Bitcoin – A bubble, or inevitable market interest?
Bitcoin has been on an absolute tear over the past month, having jumped up from $18,000 on December 12 to above $40,000. After nearly doubling its previous all-time high, Bitcoin has received renewed interest from the mainstream audience, which has again triggered the age-old question – is Bitcoin’s price increase a bubble, or the result of inevitable market interest?
Is Bitcoin a bubble?
A market is called a bubble when it seemingly increases in valuation without being backed up by solid fundamentals. Bitcoin and other cryptocurrencies have been identified as speculative bubbles by several laureates of the Nobel Memorial Prize in Economic Sciences, central bankers, and investors.
In fact, the latest price jump to $40,000 has been labeled “the mother of all bubbles” by Michael Hartnett, the chief investment strategist at Bank of America Securities. As per Hartnett, BTC’s 1,000% rise since the beginning of 2019 is far more significant than anything else that he has observed in the market over the last few decades.
This includes gold’s 400% surge in the late 1970s, the Japanese stock market in the late 1990s and the housing market in the mid-2000s. Hartnett noted that each of these sectors had triple-digit gains before they crashed down.
However, the most damning indictment came from the Oracle of Omaha, Warren Buffett, himself, who called Bitcoin “rat poison.”
So, is BTC going to go through a crash? Or is it far more resilient than its critics believe?
Bitcoin is an inevitable market maker
Now let’s look at the other side of the coin. Bitcoin supporters believe that the price rise is due to a combination of a healthy community and institutional interest. Plus, the price is expected to rise further with increased use-cases.
Bitpay’s Sonny Singh recently told Bloomberg that he expects BTC to reach $45,000 by next month. However, these may be very conservative estimates. Plan B, the creator of the controversial bitcoin stock-to-flow (S2F) price model, predicts BTC to reach $100,000 by August 2021.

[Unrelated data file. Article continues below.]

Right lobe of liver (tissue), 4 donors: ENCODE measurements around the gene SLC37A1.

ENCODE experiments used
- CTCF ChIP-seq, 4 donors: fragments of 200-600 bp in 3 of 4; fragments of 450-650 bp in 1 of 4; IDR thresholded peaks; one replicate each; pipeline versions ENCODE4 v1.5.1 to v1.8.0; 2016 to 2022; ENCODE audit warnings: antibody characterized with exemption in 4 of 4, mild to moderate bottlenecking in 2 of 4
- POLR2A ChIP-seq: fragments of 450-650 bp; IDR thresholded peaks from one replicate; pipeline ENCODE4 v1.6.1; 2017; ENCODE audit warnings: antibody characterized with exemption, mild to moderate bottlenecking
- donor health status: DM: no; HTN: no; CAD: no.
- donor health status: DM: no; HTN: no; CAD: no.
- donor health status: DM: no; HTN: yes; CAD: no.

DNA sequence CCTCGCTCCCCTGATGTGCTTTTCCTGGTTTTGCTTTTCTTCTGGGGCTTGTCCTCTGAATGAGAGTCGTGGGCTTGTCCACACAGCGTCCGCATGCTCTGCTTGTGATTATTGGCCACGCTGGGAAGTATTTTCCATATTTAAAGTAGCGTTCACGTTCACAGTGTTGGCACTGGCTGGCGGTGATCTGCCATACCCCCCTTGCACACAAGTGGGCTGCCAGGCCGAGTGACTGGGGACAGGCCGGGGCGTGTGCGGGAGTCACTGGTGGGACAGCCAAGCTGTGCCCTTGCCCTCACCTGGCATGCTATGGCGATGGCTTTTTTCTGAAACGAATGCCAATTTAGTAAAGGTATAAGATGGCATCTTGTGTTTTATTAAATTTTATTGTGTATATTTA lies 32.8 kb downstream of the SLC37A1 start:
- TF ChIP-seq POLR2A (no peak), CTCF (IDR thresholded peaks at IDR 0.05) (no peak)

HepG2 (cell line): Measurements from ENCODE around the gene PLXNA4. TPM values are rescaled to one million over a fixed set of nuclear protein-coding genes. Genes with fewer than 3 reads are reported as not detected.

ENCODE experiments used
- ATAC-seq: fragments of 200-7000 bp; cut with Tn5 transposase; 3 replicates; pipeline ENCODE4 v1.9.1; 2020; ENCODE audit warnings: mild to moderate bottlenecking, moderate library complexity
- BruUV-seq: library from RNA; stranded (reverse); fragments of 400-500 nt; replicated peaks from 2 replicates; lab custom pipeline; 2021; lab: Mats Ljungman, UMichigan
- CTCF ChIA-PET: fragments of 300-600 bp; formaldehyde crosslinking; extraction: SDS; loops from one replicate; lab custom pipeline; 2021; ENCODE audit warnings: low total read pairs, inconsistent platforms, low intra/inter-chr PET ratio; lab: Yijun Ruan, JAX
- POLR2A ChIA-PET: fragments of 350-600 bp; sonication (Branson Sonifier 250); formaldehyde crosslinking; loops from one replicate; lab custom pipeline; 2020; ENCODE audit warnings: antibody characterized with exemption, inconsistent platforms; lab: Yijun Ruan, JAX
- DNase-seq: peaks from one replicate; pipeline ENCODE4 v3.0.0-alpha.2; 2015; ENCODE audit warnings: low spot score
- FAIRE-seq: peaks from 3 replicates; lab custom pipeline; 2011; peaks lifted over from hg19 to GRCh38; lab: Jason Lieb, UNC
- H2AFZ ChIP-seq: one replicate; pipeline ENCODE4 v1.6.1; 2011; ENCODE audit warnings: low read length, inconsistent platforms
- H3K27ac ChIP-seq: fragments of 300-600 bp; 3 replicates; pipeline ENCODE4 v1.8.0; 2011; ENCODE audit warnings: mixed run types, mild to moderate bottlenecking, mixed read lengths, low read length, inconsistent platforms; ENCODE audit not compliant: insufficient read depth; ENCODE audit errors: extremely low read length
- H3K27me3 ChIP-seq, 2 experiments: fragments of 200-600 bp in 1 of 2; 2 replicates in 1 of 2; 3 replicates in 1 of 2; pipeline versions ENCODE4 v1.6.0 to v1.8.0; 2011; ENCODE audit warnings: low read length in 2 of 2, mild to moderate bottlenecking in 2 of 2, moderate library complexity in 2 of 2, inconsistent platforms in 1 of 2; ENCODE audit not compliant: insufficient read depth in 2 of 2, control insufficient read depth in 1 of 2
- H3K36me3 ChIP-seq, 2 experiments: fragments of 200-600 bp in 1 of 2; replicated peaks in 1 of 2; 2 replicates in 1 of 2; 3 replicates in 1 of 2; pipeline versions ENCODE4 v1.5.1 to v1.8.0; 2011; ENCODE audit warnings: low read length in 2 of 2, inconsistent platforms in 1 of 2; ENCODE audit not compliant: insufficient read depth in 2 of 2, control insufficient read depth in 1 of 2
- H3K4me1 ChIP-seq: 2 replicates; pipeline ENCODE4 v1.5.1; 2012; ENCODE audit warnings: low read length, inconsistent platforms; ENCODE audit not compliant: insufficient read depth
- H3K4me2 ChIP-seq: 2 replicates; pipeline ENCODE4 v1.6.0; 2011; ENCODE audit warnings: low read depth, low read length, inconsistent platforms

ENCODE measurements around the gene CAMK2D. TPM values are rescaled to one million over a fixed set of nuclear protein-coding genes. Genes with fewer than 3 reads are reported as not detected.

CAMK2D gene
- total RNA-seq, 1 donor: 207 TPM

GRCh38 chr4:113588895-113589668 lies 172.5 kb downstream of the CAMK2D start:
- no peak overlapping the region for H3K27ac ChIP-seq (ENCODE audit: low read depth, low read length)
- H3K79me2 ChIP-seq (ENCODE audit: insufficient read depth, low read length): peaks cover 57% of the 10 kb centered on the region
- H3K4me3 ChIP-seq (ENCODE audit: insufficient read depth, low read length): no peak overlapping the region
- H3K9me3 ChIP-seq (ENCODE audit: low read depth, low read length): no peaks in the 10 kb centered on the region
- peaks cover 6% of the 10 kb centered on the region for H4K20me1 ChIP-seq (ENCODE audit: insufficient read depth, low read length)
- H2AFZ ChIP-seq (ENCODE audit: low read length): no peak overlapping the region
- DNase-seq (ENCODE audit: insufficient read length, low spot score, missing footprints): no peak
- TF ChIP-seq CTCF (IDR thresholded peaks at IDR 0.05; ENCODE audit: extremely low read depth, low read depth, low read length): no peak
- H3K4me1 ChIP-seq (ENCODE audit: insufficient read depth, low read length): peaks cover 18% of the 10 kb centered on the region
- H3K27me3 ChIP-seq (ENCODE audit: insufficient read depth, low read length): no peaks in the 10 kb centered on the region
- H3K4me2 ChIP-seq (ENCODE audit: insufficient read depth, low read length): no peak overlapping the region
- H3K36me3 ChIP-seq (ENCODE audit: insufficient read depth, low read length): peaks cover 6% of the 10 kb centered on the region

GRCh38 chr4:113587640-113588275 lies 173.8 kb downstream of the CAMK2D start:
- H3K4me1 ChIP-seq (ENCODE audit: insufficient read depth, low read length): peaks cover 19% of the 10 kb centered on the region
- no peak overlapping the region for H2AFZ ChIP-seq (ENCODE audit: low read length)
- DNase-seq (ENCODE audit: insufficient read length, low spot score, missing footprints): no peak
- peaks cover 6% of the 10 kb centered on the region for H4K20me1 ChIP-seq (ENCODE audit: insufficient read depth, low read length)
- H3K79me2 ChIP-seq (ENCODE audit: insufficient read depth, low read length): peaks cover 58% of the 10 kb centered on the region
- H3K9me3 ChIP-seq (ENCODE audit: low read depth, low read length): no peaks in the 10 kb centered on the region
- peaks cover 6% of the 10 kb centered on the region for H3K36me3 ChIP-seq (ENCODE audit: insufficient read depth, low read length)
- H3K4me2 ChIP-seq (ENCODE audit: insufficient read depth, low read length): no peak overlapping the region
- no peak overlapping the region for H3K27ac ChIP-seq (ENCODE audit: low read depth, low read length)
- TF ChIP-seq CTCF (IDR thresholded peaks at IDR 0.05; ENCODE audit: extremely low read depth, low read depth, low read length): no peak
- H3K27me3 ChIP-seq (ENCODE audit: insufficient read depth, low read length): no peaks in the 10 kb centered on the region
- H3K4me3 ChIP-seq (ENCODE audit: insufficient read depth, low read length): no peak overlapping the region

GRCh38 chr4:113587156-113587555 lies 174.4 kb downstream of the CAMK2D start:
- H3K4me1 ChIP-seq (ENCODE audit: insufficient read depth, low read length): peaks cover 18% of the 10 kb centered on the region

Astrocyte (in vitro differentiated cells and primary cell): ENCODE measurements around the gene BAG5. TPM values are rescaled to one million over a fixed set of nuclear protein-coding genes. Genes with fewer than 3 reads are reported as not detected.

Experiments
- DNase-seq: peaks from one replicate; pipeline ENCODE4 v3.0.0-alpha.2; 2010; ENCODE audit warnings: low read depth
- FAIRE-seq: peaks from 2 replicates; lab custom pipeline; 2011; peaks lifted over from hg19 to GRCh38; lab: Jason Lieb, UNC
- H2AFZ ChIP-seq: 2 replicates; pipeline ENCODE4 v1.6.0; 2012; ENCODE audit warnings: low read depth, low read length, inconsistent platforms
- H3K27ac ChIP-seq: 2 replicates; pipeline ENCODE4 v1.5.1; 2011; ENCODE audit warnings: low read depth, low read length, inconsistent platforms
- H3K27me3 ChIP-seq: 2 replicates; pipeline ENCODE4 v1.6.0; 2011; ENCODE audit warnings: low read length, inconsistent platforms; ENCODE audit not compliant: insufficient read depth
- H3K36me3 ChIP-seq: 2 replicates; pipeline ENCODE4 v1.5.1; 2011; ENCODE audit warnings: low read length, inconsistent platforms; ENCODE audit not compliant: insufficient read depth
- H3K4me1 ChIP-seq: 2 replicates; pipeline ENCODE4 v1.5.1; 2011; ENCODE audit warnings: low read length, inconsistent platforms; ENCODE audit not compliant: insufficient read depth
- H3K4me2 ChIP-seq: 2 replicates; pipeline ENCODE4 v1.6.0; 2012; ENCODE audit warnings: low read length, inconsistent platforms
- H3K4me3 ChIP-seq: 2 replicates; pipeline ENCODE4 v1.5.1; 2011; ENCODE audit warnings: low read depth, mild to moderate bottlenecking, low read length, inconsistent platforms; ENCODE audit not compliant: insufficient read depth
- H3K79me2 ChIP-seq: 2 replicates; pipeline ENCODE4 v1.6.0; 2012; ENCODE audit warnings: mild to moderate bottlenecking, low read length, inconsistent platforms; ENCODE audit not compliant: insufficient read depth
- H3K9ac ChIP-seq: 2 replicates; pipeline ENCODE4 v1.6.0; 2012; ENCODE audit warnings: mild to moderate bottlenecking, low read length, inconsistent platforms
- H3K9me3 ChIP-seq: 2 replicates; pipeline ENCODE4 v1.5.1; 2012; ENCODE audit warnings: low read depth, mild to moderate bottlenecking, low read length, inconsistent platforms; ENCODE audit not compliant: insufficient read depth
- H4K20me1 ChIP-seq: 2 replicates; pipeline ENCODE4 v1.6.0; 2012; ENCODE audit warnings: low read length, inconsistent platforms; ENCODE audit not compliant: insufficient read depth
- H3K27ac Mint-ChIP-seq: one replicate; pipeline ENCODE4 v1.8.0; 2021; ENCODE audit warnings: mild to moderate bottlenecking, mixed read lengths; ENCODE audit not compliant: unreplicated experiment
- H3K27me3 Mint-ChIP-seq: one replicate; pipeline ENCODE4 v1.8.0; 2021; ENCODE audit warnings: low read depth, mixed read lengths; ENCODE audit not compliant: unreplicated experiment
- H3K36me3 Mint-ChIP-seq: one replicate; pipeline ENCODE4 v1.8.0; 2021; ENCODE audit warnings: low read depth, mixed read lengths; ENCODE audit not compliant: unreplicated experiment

Several detractors have also changed their tune when it comes to their perception of Bitcoin.
Ray Dalio, the founder of Bridgewater Associate, had stated in November 2019 that Bitcoin is not a good store of value because of its high volatility. However, the billionaire investor has since changed his tune and called Bitcoin a “gold-like” asset.
JPMorgan, who once labeled Bitcoin as a “scam,” has become one of the most well-known supporters of the benchmark cryptocurrency. In fact, JPMorgan analysts have now predicted BTC to reach $146,000 by “crowding out gold.”
However, 2020’s “institutional interest” narrative was dominated by MicroStrategy. MicroStrategy bought over a whopping 40,000 BTC in 2020. The company’s CEO, Michael Saylor, also announced personal holdings of over 17,000 BTC back in October. Following that, they made another significant investment, bringing their total BTC under management to over a billion.
Along with that, Saylor has managed to engage the likes of Elon Musk on Twitter in having several positive discussions surrounding Bitcoin investment.
As of now, Bitcoin is well on its way to the $50,000 psychological level. During the COVID-19 pandemic, BTC has proven itself to be a hedge against the financial crisis, making many investors take note. Plus, countries like Venezuela, which have been ravaged by hyperinflation, have seen their citizens safeguard their wealth by investing in BTC. While its inherent volatility makes it impossible to predict, we do believe that Bitcoin has proven itself to be something more than a mere “scam.”
Disclaimer: This article is provided for informational purposes only. It is not offered or intended to be used as legal, tax, investment, financial, or other advice.
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